Aesculus had an old phone. Tony had given it to him so he could pull it apart and see how it worked, and Aesculus had been very pleased with himself for getting the battery to work. He pulled it out of his pocket and switched it on. As usual, it lit up and then words came that said, no network connection. Aesculus sighed. Networks were a human thing, very complicated for sprites to join in. Ace and Will had done it, but even for them, it hadn’t been easy.
Oh, please work! thought Aesculus. I only want to talk to Will.
Nothing happened and Aesculus sighed again and laid the phone down on the branch. He reached up to play with some leaves. If he couldn’t have his friends, at least he had his tree, and maybe somehow his friends would know he was thinking of them. Betch too – he was in Germany, David had said. And General Gran was in Poland. Tony had shown him on a map where these places were, and they were so far away that Aesculus could hardly imagine it. Maybe tonight, when everyone was dancing – maybe tonight his thoughts could get across all those miles.
Then Aesculus nearly jumped out of his skin because the phone made a buzzing noise. The screen turned green and began to glow.
“Wow, it’s working!”
Carefully he picked it up. It felt different, it felt alive. He scrolled to find Will’s number and pressed ‘call’.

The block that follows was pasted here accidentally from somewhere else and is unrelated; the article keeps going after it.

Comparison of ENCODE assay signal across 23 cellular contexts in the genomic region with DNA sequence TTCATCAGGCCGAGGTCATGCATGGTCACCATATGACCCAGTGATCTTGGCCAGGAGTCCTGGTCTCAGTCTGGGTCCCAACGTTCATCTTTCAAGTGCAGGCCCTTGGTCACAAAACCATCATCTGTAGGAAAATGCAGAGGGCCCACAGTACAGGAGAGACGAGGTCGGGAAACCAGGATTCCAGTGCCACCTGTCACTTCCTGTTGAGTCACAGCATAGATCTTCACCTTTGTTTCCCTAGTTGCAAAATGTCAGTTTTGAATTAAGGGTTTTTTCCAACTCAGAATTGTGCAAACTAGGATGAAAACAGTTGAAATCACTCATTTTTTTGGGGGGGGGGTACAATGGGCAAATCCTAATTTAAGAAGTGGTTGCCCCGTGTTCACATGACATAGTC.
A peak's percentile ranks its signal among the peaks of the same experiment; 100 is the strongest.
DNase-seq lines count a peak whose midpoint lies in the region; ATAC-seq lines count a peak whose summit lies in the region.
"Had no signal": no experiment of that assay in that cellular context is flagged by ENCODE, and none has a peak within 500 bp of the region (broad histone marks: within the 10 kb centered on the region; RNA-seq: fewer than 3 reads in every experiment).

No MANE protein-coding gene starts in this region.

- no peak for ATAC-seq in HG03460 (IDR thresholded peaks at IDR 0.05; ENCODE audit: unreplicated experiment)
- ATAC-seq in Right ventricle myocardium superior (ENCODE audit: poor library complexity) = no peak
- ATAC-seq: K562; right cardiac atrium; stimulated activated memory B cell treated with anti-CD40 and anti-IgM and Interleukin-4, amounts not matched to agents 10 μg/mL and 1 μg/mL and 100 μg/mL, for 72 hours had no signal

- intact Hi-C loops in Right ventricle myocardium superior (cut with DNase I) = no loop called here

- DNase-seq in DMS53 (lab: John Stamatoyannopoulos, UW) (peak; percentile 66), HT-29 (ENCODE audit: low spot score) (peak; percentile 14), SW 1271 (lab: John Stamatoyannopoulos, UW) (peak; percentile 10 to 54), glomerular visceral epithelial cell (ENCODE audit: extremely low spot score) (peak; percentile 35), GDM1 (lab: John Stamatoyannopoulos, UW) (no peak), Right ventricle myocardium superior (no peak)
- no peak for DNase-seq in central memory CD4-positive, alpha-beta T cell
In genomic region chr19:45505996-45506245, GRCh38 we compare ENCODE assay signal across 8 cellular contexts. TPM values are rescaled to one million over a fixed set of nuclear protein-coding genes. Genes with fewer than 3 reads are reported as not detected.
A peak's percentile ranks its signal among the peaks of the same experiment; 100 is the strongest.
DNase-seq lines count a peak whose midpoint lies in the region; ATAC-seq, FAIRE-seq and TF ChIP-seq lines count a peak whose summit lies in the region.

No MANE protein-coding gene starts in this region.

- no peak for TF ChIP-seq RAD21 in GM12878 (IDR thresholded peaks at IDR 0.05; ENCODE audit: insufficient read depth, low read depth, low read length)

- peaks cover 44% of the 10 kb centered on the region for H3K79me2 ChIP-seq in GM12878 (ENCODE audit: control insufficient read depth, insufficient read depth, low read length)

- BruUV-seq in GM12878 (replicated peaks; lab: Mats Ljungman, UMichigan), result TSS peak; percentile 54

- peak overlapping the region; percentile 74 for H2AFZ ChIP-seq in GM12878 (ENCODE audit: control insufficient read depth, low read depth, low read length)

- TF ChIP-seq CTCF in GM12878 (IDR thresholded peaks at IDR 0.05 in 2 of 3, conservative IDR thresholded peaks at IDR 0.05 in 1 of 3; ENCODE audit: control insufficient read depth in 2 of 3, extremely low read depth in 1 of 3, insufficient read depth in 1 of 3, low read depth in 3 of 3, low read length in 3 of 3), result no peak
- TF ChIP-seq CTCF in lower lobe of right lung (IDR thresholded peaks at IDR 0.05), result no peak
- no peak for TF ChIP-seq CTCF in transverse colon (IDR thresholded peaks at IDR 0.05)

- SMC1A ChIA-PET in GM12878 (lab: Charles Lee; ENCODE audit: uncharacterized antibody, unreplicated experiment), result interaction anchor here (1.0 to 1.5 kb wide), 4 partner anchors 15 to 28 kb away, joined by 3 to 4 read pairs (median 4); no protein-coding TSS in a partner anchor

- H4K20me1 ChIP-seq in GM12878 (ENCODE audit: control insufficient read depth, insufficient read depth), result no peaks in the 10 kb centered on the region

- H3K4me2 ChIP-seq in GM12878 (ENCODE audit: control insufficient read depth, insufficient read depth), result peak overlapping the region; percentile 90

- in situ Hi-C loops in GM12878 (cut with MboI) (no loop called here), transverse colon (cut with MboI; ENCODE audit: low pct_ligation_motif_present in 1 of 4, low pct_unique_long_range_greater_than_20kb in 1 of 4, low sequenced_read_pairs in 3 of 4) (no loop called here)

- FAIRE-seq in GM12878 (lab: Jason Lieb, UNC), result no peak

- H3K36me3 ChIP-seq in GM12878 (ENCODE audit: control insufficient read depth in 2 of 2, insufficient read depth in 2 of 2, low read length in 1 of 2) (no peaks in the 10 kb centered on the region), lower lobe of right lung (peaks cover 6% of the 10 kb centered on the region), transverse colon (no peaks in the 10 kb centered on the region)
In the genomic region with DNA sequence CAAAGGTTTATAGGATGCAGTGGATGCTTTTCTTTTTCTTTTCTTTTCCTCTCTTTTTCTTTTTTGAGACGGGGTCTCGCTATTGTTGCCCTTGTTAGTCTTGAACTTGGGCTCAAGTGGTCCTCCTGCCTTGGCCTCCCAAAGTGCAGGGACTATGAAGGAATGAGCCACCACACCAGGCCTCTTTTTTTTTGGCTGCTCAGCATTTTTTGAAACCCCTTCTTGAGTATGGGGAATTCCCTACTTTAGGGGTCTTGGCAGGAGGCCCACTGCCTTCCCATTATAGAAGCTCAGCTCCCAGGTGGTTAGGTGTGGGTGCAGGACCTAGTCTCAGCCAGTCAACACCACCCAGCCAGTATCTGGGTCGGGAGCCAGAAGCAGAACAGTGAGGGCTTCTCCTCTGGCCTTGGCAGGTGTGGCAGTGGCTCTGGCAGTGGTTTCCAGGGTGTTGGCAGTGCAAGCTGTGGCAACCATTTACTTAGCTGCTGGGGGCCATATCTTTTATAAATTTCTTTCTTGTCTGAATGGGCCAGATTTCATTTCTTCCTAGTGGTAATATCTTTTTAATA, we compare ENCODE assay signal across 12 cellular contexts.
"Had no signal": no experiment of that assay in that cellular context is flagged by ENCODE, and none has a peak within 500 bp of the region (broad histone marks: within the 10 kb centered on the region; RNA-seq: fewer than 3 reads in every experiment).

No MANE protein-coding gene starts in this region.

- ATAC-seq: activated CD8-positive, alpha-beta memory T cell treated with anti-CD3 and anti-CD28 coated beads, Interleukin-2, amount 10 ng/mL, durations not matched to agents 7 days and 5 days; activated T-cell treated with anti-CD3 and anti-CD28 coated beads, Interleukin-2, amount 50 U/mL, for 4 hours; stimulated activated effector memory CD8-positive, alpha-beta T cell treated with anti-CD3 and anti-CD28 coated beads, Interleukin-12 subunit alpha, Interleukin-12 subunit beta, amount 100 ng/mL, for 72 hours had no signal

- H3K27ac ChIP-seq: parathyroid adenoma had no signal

“It’s ringing, it’s ringing!” he told his tree.
And then Will answered. He sounded puzzled.
“Tony?”
“No, it’s me, it’s Aesculus! Hello Will, Happy Midsummer!”
“Aesculus? Oh, it’s lovely to hear you! Happy Midsummer to you too. Did Tony lend you his phone?”
“No, it’s his old one, he gave it to me.”
“His old one?”
“That’s right, I made the battery work, but no network. Until tonight, it came alive all by itself, it must have found a sprite network!”
“That’s… that’s amazing. What did you do?”
“I went in my tree, and wished it would work so I could talk to you, and it did! Will, what’s happening where you are?”
“Er… Ace is a captain now, isn’t that great? I made a blue wristband for him when he wasn’t looking, and he was so happy.”
“Does that mean he can tell you what to do now?”
“Ha ha, he can try! What have you been doing tonight?”
“Had a party at Gary and Sally’s, and I danced with Viola. Will, can I talk to Ace too?”
“Of course, he’s here… Ace, we have a call from Aesculus.”
“Oh, brilliant!”
Ace came bounding over, and, assuming that Aesculus was just using David’s phone, simply chatted over the evening and wished Aesculus a happy night in his tree. So when he switched the phone off, he was surprised to see Will sitting there staring as if he had had a huge shock.
“What is it?” said Ace, rather worried.
“He was using Tony’s old phone. Which has no network connection whatsoever. And he phoned us from his tree. He’s not picked up any random signals from there. As far as I can see, he’s phoned us without using any human signals at all.”
“How?” demanded Ace in consternation.
“I don’t know,” said Will. “But I have to find out. Because when we know the answer, it will be the answer to the question everyone’s asking – how are we going to manage without Signals.”
“Good grief,” said Ace. He thought for a bit, then added, “You need to go home.”